Wednesday, December 13, 2023

CD Odyssey Disc 1697: Bonny Doon

I had some external appointments this week, and all that extra driving gave me plenty of time to listen to the next record. Also to curse road construction in December, but the music made it all endurable.

Disc 1697 is…Let There Be Music

Artist: Bonny Doon

Year of Release: 2023

What’s up with the Cover? It’s the words and music to the title track. Well, for sure the words. The music could be anything, as – to my great shame – I cannot read music. I learned guitar via lessons and chord charts. I’ve always wished I could read music, partly because as a music lover it feels like I’m missing out on an aspect of the experience, but mostly because it looks nifty.

How I Came To Know It: I was sure that I’d read a review of this record on American Songwriter, but looking back it turns out it was on Pitchfork. It is rare that I find a folkier record on Pitchfork, but here we are. Anyway, read the review, was interested, liked the music, and ordered it through my local record store. Shop local!

How It Stacks Up: This is my only Bonny Doon album, so it can’t stack up against anything.

Rating: 3 stars

With a name like Bonny Doon you might expect this music to be firmly in the Celtic Folk world, but you may be surprised to know this is more of a folk-rock sound. It is more reminiscent of the Flying Burrito Brothers than anything Capercaillie ever gave us. Fortunately, I like both styles of music, and Bonny Doon’s upbeat, easygoing melodies were exactly what I needed through the first half of a cold pre-winter week.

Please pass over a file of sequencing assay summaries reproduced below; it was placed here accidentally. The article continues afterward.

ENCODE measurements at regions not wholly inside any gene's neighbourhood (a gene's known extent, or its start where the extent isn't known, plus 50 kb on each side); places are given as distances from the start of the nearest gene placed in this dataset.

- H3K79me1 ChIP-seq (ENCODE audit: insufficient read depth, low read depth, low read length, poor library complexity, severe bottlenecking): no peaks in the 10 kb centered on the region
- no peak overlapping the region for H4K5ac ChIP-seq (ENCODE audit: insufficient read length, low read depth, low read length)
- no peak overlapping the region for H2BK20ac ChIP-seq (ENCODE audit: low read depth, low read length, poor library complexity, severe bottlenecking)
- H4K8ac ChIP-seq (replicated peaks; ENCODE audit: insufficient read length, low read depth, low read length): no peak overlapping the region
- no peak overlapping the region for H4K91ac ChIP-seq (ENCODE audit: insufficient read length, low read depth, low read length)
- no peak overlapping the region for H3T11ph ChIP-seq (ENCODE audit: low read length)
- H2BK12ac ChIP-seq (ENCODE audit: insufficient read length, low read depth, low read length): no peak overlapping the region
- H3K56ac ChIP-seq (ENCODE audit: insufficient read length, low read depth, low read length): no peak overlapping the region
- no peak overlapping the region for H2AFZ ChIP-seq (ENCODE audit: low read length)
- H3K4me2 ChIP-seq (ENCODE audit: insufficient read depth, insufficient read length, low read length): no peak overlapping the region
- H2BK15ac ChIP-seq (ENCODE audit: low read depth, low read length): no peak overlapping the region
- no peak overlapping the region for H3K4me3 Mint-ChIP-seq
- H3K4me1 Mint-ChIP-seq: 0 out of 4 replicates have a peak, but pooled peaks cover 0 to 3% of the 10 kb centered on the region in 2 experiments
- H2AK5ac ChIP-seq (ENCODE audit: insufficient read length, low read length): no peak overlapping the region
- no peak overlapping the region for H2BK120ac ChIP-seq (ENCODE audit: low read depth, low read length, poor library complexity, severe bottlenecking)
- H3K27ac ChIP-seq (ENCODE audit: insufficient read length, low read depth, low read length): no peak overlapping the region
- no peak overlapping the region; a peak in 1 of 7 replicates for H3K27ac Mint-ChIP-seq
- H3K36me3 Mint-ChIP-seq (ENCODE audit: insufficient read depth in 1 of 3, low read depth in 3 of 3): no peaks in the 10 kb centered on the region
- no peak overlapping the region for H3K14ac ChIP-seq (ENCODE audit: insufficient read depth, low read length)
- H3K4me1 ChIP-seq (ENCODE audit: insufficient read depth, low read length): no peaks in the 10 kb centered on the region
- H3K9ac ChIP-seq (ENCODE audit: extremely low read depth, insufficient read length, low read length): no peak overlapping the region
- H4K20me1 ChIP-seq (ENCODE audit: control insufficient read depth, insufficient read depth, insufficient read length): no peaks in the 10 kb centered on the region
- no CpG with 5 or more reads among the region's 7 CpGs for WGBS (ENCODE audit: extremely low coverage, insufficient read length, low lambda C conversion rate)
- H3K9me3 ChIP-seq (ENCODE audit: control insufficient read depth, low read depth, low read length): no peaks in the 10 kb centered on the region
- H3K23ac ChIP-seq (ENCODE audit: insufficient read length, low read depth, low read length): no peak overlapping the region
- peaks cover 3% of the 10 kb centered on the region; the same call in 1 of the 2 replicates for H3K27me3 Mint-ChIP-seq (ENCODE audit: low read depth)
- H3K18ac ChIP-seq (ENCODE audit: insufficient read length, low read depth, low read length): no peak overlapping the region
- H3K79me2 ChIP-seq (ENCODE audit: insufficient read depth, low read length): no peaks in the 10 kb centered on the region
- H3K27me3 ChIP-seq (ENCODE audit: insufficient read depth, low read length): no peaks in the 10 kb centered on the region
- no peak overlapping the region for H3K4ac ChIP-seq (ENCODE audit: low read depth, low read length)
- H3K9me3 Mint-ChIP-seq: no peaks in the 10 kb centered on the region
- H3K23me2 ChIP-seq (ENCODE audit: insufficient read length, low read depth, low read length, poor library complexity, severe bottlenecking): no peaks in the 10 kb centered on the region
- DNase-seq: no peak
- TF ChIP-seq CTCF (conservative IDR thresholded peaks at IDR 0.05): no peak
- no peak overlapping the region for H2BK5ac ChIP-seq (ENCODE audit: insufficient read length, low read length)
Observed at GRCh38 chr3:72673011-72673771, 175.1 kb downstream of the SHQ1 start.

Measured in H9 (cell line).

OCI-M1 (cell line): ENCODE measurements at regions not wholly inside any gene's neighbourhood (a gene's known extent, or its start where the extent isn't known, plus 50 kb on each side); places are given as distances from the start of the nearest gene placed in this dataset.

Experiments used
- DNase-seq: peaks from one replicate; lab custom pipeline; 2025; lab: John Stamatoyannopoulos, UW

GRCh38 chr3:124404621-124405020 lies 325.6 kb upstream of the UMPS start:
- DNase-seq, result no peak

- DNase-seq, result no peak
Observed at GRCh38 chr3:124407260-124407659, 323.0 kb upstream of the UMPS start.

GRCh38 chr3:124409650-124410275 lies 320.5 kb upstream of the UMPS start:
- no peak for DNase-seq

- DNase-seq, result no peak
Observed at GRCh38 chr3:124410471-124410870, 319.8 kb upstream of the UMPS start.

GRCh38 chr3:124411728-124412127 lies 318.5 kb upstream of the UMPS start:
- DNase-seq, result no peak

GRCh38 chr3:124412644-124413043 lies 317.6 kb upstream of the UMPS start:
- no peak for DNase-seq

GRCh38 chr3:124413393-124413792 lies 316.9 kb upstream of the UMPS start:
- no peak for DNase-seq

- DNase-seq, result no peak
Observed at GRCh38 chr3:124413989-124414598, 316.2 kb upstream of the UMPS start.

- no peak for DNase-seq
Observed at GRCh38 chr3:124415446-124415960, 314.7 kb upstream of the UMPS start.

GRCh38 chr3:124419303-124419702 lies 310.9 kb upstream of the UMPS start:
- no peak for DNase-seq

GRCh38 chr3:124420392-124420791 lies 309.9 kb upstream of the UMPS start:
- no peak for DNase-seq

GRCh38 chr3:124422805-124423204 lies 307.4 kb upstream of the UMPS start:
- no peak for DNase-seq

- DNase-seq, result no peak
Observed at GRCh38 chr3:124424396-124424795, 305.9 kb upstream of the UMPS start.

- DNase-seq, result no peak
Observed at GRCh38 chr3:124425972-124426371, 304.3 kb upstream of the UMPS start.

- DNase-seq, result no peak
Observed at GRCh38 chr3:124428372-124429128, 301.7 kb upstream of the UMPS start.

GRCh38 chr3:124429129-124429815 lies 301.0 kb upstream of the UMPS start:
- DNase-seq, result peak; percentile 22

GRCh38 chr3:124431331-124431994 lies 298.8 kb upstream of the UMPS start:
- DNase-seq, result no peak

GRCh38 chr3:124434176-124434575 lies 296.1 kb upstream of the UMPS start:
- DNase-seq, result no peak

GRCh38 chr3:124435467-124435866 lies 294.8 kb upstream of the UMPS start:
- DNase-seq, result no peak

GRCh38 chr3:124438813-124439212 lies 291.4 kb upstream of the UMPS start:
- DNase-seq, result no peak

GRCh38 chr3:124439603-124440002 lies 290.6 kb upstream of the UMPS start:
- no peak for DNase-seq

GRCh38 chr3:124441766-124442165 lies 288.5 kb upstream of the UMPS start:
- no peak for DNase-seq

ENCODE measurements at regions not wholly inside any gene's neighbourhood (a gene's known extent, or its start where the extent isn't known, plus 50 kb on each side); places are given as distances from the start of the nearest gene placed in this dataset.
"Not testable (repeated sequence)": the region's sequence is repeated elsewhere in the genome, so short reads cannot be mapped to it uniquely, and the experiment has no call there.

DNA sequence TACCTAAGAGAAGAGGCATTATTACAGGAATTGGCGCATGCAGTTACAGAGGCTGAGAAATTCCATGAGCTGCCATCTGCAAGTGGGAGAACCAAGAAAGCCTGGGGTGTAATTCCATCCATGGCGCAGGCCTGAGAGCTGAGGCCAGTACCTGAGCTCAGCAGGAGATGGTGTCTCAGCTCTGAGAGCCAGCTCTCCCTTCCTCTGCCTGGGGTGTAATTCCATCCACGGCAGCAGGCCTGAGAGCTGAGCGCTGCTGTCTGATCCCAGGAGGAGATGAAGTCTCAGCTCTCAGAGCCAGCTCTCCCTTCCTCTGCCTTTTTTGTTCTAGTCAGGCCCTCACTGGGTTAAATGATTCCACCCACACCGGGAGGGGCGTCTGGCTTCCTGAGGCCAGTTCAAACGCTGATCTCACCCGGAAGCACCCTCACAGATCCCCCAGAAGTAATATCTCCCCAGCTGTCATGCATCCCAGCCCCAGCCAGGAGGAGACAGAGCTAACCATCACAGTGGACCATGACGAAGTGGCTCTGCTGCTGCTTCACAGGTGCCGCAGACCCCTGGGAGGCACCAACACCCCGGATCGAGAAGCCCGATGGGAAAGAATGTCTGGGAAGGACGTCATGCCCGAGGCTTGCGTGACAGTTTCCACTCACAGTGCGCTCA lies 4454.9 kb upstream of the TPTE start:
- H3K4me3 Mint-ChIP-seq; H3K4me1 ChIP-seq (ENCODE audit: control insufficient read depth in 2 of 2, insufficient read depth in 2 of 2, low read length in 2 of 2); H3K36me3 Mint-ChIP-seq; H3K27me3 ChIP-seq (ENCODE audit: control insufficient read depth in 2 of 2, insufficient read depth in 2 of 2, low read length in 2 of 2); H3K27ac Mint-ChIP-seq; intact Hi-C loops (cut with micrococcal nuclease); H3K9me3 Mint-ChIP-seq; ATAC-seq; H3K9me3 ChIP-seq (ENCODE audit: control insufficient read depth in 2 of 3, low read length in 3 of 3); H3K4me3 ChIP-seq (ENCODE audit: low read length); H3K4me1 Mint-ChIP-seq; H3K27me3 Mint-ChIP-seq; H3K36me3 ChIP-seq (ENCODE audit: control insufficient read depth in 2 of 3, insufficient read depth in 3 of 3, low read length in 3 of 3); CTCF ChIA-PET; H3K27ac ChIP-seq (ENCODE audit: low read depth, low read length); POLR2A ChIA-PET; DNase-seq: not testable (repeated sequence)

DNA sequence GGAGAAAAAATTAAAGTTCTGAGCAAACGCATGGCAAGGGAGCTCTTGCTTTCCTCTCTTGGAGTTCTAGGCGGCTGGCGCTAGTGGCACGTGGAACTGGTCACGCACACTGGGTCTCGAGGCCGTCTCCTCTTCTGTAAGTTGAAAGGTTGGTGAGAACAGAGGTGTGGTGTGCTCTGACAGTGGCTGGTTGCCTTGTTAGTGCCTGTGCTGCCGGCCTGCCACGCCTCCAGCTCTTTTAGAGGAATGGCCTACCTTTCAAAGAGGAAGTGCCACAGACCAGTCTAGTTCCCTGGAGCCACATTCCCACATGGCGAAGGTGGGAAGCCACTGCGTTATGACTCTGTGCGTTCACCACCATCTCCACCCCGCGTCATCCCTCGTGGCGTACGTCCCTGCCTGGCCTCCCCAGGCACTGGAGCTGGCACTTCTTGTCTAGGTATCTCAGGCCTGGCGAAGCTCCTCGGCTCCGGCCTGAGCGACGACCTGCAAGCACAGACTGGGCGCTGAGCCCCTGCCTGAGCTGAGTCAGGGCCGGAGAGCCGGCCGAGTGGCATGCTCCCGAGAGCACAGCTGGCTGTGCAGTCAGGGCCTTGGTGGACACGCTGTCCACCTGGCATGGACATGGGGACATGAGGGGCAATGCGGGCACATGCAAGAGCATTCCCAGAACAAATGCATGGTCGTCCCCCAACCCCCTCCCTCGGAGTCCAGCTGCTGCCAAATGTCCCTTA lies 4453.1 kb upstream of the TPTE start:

Bonny Doon is like that poster on the wall of your office reminding you to breathe. Feeling stressed? Uncertain about life’s purpose? Throw on the 40 minutes of “Let There Be Music” and chill out.

The record is simple but sneaky. The melodies have that timeless quality that good folk music always has, but the progressions are more rock and roll than folk. If these tunes were fuzzed out and the electric guitar let loose, the tunes could easily be nineties rock. Instead, Bonny Doon opt for a light and airy vibe that exudes hope for a better tomorrow. This isn’t “sun will come out tomorrow” music, this is “sun will come out right now music.

Lyrically, there isn’t any Leonard Cohen level poetry, but they do a great job of converting conventional wisdom and plain language into something that feels more profound than it probably is on the page. Some of the best stuff can be found on “Crooked Creek”, expressing a gentle pastoral ease in every line:

“I heard the preacher speak at crooked creek
I heard the coyote howl from deep in my bowels
I heard the trees slow dance in the neon wild
Ain’t it crazy how I still feel like a child.”

This is just one of many hippy dippy “smoke some grass, and chill in the shade of this willow tree” kind of tunes. Others have names like “Let There Be Music” and “Fine Afternoon” and are just as chill as you’d expect songs with titles like that to be.

The biggest buzzkill these guys manage is “You Can’t Stay the Same” and even here, they are more reassuring you that the world will be OK despite changes that will come both to you, and from within you. Think Black Sabbath’s “Changes,” but minus all the anxiety.

All this happiness and relaxation might make you think this record is sleepy or boring, but it is anything but. First of all, the songs have a lively jangle that gets you swaying in time from the first few notes. Second, the record has plenty of recognition that things are tough (on “Roxanne” there are even hints of self-destructive behaviour in the mix). It just shows that there is a sunny way to confront life’s challenges, if you’re willing to embrace it.

This record is not musically innovative, nor does it push the musicianship or vocals of its band members, but what it does for the spirit can’t be underestimated. It left me feeling alert and rested, like I’d just had a thoroughly great meditation session, or maybe just a comfortable nap.

Best tracks: San Francisco, Crooked Creek, Roxanne

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